Too Much

 Too Much

By Peter Galvin, MD

Polypharmacy is the excessive or unnecessary use of medications, both prescribed and over the counter (OTC) ones. Polypharmacy can affect anyone but is most commonly seen in older adults. Other risk factors include having more than one doctor prescribing meds, filling prescriptions at more than one pharmacy, having mental health issues, and living in a long-term care facility. Deprescribing is the act of reducing the number of medications a person takes. My many years of primary care practice taught me a very important lesson that I tried to instill in my patients – it is imperative that the primary care provider has an up-to-date list of all medications that a patient is taking, and that includes OTC meds and supplements. Not infrequently a patient would have their prescriptions changed by a specialist and neither the specialist nor the patient informed me of the change. Once a patient is admitted to a hospital, it is usually the primary care physician that orders the initial medications, not a specialist. So, there were occasions when I ordered medications for a hospitalized patient based on my own records, but unbeknownst to me the patient was taking completely different medications. It doesn’t take a rocket scientist to realize this could be catastrophic for the patient.

Polypharmacy can have serious consequences including:

  • Adverse drug effects (like nausea, confusion, and bleeding)
  • Drug-drug interactions
  • Medication non-adherence
  • Decreased mobility and falls
  • Increased health care use (doctor visits, ER visits, and hospitalizations)
  • Higher out-of-pocket costs

Steps to reduce polypharmacy include:

ü Bring an up-to-date list of all medications you take for every doctor’s visit, both primary care and specialist visits. Include OTC meds and supplements.

ü Talk with your doctor or pharmacist before starting any OTC meds or supplements. Both may interfere with prescribed meds.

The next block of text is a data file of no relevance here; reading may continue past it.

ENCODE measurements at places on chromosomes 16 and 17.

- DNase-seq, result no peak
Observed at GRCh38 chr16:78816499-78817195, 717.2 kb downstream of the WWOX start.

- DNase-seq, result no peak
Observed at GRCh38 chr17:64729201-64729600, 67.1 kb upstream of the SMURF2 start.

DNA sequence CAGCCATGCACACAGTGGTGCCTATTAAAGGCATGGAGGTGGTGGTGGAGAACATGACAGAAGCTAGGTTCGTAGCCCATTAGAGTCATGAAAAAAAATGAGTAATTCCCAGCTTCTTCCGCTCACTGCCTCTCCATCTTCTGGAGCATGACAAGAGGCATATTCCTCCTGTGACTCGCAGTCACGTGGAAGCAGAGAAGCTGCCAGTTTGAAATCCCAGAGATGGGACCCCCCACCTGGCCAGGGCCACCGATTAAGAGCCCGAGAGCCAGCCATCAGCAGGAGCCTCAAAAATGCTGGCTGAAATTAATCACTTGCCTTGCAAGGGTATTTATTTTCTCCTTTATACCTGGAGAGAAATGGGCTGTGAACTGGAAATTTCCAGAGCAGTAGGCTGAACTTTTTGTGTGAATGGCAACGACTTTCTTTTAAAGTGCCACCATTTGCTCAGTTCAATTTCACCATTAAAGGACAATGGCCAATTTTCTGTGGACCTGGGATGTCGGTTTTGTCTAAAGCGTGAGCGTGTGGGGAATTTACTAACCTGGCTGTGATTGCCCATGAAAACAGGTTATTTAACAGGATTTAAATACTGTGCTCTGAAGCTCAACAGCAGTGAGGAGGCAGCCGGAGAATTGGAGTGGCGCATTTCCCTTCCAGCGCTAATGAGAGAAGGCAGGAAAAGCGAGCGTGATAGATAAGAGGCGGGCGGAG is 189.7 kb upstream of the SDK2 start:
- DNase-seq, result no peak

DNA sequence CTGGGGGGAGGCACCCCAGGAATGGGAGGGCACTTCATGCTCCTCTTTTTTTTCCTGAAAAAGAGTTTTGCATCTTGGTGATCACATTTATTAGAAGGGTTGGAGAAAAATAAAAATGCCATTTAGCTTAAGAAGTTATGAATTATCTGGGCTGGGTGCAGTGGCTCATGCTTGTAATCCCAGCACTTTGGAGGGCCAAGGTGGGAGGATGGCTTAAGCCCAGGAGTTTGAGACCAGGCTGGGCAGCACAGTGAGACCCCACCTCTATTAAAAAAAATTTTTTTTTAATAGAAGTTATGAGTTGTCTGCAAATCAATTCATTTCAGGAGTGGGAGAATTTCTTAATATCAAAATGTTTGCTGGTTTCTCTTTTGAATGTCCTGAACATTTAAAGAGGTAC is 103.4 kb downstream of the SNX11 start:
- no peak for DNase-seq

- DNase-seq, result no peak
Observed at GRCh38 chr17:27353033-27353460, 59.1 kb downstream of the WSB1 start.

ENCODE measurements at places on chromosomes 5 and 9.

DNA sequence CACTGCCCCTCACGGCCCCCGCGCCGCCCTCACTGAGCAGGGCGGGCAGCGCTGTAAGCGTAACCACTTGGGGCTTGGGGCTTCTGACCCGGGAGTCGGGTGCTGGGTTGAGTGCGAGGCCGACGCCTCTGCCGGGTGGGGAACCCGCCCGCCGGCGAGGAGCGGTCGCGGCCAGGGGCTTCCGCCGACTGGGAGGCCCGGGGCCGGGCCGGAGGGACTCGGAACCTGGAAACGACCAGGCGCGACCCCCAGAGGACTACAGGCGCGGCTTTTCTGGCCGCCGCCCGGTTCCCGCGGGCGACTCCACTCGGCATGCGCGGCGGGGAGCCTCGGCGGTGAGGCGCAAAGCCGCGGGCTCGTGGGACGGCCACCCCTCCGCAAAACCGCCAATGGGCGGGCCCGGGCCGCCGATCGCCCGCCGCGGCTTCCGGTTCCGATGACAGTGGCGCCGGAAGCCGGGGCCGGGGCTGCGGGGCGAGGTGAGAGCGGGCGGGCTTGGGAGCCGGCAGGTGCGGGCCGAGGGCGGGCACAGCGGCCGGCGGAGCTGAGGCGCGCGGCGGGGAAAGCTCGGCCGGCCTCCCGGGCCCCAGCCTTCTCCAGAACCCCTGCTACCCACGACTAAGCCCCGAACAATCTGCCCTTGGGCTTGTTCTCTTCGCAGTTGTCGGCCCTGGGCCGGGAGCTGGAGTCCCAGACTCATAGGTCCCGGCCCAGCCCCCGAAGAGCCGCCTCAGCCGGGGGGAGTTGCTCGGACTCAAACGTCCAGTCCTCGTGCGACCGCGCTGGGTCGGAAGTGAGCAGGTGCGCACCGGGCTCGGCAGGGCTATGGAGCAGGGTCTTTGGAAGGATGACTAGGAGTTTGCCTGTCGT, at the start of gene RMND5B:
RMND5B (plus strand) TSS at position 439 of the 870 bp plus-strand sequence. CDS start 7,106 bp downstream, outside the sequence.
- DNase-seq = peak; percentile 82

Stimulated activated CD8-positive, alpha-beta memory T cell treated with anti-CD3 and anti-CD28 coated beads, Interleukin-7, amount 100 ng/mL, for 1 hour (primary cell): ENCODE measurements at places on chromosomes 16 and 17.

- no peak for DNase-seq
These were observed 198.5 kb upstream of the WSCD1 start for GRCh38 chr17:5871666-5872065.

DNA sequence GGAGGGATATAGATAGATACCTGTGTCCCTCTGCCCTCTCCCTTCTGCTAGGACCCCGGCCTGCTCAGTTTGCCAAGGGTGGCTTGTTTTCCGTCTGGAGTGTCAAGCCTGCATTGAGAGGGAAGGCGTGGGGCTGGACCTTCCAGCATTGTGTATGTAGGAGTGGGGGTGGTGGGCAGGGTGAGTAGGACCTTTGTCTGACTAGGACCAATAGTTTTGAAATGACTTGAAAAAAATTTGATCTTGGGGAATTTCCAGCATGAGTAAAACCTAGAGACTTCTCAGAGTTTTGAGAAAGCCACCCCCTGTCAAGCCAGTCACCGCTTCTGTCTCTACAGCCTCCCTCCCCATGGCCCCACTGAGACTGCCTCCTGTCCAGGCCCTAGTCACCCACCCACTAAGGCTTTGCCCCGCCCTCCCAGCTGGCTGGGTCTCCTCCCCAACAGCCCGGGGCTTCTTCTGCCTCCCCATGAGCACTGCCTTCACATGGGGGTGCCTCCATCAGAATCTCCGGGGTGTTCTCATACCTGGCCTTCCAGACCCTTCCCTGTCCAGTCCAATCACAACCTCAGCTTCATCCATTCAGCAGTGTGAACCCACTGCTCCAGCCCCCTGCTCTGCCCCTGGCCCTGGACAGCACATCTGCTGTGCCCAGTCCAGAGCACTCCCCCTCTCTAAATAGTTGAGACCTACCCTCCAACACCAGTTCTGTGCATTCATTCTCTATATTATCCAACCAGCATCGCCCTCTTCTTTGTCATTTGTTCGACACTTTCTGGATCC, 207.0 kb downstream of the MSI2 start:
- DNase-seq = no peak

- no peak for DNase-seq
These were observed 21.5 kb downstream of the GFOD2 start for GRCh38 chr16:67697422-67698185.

ü When a new medicine is prescribed, be sure you know how long you should take it. Ask the doctor or pharmacist.

ü If you are taking a medication longer than planned, talk to the doctor or pharmacist to see if it is still needed.

ü Review with your doctor all medications that were prescribed after discharge from a hospital. Some may be needed only for a limited time.

ü Always try to obtain all medications from a single pharmacy. That way the pharmacist can spot potential problems, like drug-drug interactions.

If you think you are experiencing polypharmacy, always talk to your doctor before stopping any medications or altering doses. Never do this on your own. As people age, the benefits and risks of medications can change. Sometimes a non-medication lifestyle change or alternate medication is safer to manage a health condition. When your doctor is deprescribing for you, or decreasing the number of meds you take, be sure you know what to expect including any symptoms that may occur after stopping a medication. Deprescribing can lower your out-of-pocket expenses, lessen the risk of drug-drug interactions, and improve health. Properly dispose of medications that have been stopped, and never restart one on your own. If you feel you need to restart a med, be sure to talk to your doctor first.

For more information go to the website of the National Institute on Aging at:

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